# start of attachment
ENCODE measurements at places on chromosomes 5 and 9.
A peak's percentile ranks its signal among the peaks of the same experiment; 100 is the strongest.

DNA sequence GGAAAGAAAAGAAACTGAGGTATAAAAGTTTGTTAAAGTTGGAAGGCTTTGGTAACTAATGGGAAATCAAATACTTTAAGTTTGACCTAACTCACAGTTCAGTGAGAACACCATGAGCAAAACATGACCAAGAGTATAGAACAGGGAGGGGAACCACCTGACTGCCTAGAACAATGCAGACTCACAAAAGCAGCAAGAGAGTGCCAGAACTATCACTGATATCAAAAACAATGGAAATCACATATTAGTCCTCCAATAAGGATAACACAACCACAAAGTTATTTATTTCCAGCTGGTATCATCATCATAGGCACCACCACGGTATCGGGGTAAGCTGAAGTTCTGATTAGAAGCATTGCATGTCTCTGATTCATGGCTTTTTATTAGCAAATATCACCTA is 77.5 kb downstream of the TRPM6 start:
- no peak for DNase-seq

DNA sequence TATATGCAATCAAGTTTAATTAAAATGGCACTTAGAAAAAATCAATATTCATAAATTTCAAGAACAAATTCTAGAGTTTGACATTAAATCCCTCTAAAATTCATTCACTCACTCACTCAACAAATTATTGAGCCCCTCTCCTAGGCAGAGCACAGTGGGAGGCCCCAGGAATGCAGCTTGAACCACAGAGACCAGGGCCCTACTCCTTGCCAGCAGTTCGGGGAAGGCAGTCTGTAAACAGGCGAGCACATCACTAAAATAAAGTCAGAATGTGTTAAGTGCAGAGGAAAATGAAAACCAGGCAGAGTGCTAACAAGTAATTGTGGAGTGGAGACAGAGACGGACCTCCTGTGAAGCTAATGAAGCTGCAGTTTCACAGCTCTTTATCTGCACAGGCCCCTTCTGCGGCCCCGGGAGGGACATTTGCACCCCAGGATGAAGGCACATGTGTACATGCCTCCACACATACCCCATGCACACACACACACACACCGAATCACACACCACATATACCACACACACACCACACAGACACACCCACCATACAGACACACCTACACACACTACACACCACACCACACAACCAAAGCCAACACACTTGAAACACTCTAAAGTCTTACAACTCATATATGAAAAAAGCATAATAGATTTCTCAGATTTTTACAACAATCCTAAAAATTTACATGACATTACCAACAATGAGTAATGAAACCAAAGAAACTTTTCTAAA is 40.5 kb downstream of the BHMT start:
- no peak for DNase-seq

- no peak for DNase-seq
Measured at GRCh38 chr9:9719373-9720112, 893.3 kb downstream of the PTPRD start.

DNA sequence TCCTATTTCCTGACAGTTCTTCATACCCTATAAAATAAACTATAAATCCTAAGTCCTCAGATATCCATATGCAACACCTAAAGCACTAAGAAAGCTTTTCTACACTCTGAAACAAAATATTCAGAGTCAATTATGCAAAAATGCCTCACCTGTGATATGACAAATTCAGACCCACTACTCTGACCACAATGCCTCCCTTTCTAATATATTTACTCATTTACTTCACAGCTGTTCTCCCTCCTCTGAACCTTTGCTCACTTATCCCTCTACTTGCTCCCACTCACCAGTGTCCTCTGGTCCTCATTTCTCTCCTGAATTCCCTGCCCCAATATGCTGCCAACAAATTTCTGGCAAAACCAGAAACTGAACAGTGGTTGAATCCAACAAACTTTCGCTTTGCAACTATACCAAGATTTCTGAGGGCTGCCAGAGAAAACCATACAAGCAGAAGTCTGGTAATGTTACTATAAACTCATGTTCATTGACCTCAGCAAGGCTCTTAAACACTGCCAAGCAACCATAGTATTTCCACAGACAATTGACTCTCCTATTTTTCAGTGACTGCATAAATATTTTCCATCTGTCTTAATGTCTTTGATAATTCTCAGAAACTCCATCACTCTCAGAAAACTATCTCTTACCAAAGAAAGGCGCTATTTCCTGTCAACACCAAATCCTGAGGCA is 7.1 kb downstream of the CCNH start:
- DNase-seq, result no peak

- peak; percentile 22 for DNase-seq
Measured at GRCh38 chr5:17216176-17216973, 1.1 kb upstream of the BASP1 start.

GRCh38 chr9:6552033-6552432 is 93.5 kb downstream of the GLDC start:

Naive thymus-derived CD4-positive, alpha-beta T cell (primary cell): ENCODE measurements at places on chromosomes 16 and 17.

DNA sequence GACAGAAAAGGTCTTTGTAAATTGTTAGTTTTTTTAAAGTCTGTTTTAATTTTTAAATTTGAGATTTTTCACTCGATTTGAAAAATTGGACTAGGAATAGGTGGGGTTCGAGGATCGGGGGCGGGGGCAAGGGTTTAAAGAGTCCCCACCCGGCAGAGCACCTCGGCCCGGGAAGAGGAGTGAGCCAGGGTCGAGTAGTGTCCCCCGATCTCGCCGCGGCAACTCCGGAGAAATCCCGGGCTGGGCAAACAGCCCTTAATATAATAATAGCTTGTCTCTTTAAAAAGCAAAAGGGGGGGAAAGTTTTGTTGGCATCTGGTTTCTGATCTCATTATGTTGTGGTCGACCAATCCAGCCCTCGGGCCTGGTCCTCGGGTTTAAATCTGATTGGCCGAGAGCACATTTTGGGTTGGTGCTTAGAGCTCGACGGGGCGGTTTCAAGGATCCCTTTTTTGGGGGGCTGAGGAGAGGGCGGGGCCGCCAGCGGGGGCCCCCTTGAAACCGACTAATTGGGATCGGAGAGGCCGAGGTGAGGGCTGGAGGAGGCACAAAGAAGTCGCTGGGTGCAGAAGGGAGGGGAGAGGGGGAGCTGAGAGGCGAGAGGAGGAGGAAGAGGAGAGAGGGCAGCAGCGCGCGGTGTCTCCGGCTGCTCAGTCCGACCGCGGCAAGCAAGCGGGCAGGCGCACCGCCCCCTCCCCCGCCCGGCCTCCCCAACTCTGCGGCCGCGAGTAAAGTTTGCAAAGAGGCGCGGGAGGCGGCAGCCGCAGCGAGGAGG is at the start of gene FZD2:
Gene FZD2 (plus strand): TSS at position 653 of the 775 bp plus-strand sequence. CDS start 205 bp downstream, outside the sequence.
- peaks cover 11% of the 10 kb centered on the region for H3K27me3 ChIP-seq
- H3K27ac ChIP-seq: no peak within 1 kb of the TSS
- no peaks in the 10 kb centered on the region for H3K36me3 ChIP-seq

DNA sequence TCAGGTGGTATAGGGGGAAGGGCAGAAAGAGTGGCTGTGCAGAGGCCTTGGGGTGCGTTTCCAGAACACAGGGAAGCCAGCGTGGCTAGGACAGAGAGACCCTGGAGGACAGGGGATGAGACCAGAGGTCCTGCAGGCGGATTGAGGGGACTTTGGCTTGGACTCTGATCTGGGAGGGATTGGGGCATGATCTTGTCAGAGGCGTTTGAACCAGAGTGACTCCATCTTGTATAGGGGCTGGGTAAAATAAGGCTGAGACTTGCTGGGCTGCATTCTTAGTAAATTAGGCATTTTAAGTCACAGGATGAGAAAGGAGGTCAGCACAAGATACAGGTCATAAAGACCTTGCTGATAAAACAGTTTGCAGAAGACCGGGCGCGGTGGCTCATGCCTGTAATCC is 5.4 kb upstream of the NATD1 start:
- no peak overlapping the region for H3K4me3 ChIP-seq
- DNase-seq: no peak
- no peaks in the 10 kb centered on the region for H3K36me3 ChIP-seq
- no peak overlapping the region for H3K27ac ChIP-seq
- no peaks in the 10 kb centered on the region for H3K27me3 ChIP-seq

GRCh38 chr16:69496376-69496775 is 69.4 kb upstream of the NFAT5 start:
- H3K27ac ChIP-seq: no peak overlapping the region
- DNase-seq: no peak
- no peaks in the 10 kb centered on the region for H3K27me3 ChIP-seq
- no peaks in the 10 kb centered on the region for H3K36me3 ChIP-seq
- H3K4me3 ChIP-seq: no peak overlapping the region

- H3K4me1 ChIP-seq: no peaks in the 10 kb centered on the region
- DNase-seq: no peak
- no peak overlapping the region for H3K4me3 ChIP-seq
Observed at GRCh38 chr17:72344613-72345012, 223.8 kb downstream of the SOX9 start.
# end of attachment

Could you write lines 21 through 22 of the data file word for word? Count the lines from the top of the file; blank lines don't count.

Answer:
- no peak overlapping the region for H3K4me3 ChIP-seq
- DNase-seq: no peak